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Well groomed kittens
"Grooming not only makes kittens look good, but can keep them healthy."

Kitten grooming

If you start early enough, kittens and cats love being groomed. Most will even learn to come running when they see the brush in your hand!

Tips on grooming

Kittens are perfectly capable of grooming themselves. Their rough tongues are like mini-brushes, removing dead hair and distributing oils through the coat. However, your kitten will still appreciate a helping hand, especially for example, to remove knots from their coat.

Grooming isn't just about making kittens look good – it removes dead hair, keeps the coat and skin healthy, and offers you an opportunity to build a bond.


Grooming kittens as early as possible will make them used to the experience and easier to manage in the future. How often you should groom will depend on the breed of your kitten.

Short-coated kittens will only need a quick brush once every week, whereas a long coated breed, such as a Persian, will need daily attention.

  • Start by putting your kitten on your lap and brushing gently. Praise her for being good in a quiet and soothing tone of voice.
  • After just two minutes, stop brushing and stroke her instead. Offer a treat as an extra reward.
  • Repeat several times a day, gradually increasing the length of brushing time.

Kittens may take a bit of time to adjust to their grooming routine. After about five days when your kitten is familiar with the sensation of being groomed, start to groom the belly, tail, ears and other sensitive areas. Be extra gentle and keep the initial session very short. If you notice any signs of boredom or agitation, return to grooming the back.

See the PURINA PET LIFE website for more information on grooming brushes and combs for your kitten.


Active healthy kittens rarely need their nails cut as they file their nails outdoors during activities, like climbing trees. However, older or indoor cats will need to have their nails clipped regularly.

Check your cat's nails, especially the back paws, once a week. If they show when the cat is resting – normally the nails would be completely retracted and tucked away – then they will need trimming.

Ask your vet or groomer to show you how to trim nails properly if you are unsure. Never cut them too short!

When you check the nails, also check the paw pads for any cuts or foreign bodies. Check between the toes for any signs of soreness. Contact your vet if you find anything unusual.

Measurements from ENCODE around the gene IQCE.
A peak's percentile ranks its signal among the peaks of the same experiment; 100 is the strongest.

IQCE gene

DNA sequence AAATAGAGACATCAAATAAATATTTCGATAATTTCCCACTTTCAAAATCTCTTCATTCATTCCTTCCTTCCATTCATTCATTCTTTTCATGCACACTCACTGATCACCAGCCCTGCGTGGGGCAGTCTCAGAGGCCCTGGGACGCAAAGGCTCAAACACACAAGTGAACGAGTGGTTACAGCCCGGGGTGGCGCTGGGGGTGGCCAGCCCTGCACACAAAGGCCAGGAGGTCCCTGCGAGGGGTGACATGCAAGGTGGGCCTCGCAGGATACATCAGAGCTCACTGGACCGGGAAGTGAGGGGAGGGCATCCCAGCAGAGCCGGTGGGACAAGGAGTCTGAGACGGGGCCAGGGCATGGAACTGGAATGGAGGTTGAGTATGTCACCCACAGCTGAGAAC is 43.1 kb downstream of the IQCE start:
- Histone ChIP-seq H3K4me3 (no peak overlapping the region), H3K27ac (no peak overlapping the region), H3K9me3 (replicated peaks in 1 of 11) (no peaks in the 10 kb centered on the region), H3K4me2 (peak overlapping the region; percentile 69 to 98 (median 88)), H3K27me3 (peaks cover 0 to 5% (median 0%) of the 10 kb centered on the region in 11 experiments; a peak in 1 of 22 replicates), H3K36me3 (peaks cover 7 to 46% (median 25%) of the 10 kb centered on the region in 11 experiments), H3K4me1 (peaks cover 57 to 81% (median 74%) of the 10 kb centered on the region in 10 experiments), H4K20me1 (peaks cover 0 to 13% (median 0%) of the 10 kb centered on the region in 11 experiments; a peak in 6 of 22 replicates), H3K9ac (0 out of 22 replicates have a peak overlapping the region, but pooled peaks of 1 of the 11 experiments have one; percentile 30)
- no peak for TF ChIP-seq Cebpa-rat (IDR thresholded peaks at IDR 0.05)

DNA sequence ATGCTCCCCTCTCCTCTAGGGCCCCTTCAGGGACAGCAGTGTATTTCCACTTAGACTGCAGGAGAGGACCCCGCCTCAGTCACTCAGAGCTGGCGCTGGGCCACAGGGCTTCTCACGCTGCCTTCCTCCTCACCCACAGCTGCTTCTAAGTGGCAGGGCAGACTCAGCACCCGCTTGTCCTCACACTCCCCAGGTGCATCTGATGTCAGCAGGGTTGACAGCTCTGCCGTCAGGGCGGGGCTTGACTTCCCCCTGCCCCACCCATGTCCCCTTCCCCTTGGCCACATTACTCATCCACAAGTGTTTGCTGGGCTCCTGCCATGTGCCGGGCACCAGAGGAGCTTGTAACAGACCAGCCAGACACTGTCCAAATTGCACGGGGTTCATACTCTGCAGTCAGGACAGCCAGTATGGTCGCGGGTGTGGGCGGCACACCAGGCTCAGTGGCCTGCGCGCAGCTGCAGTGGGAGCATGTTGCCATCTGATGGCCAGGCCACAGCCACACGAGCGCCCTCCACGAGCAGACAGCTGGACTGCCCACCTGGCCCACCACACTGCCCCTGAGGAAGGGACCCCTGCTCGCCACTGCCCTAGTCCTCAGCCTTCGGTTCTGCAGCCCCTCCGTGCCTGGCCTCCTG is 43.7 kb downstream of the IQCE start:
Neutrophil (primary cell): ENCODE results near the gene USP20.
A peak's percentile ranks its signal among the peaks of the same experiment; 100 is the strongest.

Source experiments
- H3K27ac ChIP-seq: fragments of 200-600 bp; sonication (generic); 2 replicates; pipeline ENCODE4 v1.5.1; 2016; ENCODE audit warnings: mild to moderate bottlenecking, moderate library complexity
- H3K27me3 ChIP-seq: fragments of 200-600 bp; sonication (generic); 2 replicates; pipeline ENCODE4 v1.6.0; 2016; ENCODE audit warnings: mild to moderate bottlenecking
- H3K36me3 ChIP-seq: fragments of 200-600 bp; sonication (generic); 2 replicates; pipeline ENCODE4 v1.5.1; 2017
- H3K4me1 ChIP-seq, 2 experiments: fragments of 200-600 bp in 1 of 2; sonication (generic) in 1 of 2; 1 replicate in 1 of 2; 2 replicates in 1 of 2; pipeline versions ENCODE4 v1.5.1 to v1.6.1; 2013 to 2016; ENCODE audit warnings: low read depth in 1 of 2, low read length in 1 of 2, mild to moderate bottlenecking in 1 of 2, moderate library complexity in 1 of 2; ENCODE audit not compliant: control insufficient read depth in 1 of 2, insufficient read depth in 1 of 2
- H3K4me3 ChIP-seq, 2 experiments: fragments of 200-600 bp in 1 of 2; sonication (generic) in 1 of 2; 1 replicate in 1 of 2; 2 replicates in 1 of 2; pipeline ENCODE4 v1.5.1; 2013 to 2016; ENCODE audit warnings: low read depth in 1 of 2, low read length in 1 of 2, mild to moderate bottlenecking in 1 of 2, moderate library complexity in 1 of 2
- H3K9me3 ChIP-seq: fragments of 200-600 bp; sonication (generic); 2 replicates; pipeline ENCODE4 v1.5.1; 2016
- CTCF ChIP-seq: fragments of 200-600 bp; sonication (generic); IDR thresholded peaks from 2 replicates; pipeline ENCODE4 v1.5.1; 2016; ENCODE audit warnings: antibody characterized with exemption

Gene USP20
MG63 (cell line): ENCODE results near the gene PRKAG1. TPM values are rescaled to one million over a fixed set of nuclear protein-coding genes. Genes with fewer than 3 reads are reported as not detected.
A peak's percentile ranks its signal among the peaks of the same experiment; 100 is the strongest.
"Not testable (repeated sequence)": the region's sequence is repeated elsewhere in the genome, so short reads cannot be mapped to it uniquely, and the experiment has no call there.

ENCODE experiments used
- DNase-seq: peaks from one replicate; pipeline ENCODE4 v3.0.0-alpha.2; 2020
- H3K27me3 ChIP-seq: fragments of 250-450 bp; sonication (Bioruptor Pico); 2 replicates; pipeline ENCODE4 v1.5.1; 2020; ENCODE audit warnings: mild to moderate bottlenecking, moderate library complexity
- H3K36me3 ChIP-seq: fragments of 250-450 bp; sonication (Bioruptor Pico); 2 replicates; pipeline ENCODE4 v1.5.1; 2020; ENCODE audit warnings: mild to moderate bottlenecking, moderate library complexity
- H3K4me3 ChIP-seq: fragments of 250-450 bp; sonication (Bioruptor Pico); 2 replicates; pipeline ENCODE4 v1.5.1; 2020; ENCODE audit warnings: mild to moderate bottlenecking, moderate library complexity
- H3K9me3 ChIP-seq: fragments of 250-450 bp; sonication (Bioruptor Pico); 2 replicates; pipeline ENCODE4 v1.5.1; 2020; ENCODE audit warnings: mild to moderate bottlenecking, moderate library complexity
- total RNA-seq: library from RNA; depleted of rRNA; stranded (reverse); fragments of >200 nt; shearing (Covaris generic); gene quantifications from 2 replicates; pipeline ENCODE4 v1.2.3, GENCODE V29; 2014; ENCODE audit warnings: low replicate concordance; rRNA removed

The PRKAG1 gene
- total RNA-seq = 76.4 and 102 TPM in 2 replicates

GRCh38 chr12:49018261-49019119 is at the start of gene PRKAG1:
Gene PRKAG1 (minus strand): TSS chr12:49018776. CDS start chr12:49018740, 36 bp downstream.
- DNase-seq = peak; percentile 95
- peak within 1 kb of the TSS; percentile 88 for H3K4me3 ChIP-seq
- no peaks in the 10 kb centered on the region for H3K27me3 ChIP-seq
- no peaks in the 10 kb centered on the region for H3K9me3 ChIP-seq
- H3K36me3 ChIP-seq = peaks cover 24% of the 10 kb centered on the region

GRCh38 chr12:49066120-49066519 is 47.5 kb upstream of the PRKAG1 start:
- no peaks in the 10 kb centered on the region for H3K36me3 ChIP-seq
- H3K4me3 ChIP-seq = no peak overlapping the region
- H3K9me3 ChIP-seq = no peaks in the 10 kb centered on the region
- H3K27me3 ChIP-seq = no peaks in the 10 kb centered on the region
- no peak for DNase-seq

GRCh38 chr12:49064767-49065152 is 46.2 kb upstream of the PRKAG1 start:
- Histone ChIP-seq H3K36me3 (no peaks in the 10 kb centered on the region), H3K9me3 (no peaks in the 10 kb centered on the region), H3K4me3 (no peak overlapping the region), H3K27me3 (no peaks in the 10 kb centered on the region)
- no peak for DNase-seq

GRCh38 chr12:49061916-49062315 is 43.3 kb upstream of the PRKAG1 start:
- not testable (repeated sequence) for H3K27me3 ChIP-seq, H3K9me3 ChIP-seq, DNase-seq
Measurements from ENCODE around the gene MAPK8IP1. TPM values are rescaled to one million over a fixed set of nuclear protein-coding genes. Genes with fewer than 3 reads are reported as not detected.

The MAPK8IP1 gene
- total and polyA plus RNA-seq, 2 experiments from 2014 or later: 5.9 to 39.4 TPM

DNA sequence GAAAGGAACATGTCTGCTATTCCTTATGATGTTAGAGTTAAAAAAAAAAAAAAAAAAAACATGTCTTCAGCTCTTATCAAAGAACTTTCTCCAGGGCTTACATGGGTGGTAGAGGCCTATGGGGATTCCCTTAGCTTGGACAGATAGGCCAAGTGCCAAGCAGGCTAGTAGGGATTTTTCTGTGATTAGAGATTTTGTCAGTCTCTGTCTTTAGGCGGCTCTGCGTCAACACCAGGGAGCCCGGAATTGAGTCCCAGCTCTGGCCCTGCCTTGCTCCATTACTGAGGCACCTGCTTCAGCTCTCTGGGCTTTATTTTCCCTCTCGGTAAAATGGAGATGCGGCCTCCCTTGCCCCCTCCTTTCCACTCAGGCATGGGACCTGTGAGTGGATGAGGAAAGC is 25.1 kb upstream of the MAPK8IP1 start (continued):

While most short-haired cats go through their lives without being bathed, there may be times when they need a quick dip. Long-coated breeds and show cats are bathed quite frequently, so get them used to an occasional warm bath while still young. If you prefer, you can always ask your groomer or vet for help.

  • Groom the coat thoroughly so there are no knots. A tangled coat will get 100 times worse when wet.
  • Put a rubber mat at the bottom of the sink. You can use the bath, but a sink should be big enough and will save you stooping.
  • Half-fill the sink with warm water and attach a nozzle spray to the taps.
  • Have your mild cat shampoo and a towel at hand, so everything you need is within reaching distance.
  • If you aren’t sure you can cope single-handedly, enlist some help.
  • Hold your cat gently but firmly, place in the sink and wet the coat all over.
  • Apply the shampoo as instructed and rinse thoroughly.
  • Lift the kitten out, wrap a towel around her to remove excess moisture. Finish drying in a warm room.
  • Check the water in the sink for any signs of parasites, such as fleas and ticks. If you notice any, both your home and cat may need treating.
  • If the coat is very long, it may need blow-drying while brushing it. Your breeder will have included this in the grooming instructions together with any styling details. Keep the dryer away from the skin and on a cool setting, as the skin can burn.
  • Don’t let your cat venture outside until the coat is completely dry.
  • Taking care of your new kitten’s claws, coat and teeth will help to ensure a healthier kitten.

About the Purina PetCare Advice Centre

PetCare Advice Centre The Purina PetCare Advice Centre brings together a team with in-depth knowledge, experience and special interests with the skills to advise about health and nutrition, behaviour, training, socialisation, as well as basic first aid for your cat or dog. Our team of dedicated pet lovers can also provide information about Purina products and services to help you give your pet the best possible care. If you've got a question about any aspect of pet care, then ask the Purina PetCare Advice team.

Last updated: 24 April 2015 at 11:36 AM
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